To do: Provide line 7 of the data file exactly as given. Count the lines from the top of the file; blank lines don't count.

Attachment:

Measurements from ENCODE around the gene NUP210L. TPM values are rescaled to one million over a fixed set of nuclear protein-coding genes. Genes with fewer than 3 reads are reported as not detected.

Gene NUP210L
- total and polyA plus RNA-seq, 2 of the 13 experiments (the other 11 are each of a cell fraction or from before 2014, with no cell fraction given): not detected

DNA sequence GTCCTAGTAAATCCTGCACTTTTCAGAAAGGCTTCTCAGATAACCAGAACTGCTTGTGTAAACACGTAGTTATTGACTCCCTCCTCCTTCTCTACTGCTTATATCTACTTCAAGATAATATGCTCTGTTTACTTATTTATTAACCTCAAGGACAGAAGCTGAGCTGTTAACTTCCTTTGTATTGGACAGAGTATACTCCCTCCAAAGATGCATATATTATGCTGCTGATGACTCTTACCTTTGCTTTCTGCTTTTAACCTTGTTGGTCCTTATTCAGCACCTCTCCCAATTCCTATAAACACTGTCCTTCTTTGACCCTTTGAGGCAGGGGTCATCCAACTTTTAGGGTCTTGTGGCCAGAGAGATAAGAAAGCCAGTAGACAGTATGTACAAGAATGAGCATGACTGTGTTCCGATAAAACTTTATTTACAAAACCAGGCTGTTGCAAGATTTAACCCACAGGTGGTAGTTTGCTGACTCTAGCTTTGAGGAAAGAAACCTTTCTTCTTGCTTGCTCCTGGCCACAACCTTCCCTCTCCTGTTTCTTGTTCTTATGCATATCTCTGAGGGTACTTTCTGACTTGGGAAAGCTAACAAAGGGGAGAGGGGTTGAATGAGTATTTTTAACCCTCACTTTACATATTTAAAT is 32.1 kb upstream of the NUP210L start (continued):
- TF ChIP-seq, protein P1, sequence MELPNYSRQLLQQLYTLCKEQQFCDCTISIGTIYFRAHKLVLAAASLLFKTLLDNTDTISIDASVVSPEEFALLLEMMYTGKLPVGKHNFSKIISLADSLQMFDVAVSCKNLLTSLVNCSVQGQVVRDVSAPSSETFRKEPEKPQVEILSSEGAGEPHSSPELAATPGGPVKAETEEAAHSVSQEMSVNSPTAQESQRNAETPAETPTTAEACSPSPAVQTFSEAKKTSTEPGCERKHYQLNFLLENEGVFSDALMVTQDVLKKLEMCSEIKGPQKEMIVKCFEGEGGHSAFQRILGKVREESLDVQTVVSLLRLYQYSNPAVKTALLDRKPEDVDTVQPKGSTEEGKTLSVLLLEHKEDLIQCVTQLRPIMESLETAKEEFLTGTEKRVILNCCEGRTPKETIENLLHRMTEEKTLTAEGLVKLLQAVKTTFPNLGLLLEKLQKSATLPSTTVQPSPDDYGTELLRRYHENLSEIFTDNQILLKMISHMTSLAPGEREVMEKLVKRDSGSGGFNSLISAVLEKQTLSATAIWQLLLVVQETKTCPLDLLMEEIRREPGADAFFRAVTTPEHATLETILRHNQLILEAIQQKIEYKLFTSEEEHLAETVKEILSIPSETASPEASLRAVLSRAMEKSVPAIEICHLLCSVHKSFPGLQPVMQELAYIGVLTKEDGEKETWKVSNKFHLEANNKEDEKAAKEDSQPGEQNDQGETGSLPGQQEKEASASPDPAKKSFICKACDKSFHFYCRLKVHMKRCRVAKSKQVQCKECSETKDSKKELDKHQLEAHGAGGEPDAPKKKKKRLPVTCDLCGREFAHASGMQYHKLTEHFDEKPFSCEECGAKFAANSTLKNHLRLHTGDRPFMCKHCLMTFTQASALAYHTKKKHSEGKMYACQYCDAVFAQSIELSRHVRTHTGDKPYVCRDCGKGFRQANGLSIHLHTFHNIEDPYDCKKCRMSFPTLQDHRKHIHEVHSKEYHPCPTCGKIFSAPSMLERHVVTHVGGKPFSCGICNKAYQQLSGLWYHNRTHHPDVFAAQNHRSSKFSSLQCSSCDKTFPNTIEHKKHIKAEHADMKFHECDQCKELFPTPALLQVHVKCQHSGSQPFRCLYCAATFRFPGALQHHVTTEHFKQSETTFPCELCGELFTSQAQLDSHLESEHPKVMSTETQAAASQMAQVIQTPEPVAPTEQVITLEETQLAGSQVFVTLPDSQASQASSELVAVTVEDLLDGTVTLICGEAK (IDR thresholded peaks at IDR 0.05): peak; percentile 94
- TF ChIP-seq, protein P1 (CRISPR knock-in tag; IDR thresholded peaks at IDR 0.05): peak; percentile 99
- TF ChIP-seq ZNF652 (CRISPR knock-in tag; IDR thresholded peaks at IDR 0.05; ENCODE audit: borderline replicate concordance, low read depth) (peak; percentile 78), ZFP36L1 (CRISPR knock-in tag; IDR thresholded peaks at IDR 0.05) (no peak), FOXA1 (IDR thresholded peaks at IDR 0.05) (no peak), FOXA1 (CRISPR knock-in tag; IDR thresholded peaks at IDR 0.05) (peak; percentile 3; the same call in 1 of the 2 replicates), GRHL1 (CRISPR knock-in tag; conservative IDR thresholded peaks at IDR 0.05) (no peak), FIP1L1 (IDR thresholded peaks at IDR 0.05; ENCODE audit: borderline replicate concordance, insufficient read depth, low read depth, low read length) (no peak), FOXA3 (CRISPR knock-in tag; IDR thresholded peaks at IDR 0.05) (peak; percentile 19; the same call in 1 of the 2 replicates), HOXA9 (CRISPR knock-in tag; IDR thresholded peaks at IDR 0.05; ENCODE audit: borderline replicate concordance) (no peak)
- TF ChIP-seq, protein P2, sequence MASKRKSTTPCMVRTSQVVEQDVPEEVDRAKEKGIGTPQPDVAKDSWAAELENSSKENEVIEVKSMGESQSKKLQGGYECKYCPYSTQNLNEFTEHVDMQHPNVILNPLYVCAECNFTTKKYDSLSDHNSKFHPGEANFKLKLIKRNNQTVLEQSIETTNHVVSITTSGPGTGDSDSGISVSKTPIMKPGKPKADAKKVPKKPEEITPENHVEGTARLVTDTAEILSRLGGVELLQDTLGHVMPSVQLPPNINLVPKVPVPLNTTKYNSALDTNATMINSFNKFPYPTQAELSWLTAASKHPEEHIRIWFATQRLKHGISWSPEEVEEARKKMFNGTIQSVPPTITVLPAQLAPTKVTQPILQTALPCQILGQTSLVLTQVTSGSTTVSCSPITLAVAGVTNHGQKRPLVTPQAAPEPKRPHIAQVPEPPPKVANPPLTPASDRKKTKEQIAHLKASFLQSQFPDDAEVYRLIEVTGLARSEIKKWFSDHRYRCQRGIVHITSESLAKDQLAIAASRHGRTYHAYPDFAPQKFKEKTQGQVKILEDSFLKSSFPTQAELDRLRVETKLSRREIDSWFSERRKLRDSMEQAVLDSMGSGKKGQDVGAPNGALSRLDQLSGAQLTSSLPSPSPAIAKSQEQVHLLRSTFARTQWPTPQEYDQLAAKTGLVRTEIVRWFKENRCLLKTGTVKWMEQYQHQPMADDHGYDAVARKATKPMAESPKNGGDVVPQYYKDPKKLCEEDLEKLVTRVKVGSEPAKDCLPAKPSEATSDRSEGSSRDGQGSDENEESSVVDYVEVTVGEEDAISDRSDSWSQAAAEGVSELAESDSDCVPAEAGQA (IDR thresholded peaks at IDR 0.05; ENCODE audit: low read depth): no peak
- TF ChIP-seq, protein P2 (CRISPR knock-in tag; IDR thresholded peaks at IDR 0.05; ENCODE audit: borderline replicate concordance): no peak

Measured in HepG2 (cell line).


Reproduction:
- TF ChIP-seq ZNF652 (CRISPR knock-in tag; IDR thresholded peaks at IDR 0.05; ENCODE audit: borderline replicate concordance, low read depth) (peak; percentile 78), ZFP36L1 (CRISPR knock-in tag; IDR thresholded peaks at IDR 0.05) (no peak), FOXA1 (IDR thresholded peaks at IDR 0.05) (no peak), FOXA1 (CRISPR knock-in tag; IDR thresholded peaks at IDR 0.05) (peak; percentile 3; the same call in 1 of the 2 replicates), GRHL1 (CRISPR knock-in tag; conservative IDR thresholded peaks at IDR 0.05) (no peak), FIP1L1 (IDR thresholded peaks at IDR 0.05; ENCODE audit: borderline replicate concordance, insufficient read depth, low read depth, low read length) (no peak), FOXA3 (CRISPR knock-in tag; IDR thresholded peaks at IDR 0.05) (peak; percentile 19; the same call in 1 of the 2 replicates), HOXA9 (CRISPR knock-in tag; IDR thresholded peaks at IDR 0.05; ENCODE audit: borderline replicate concordance) (no peak)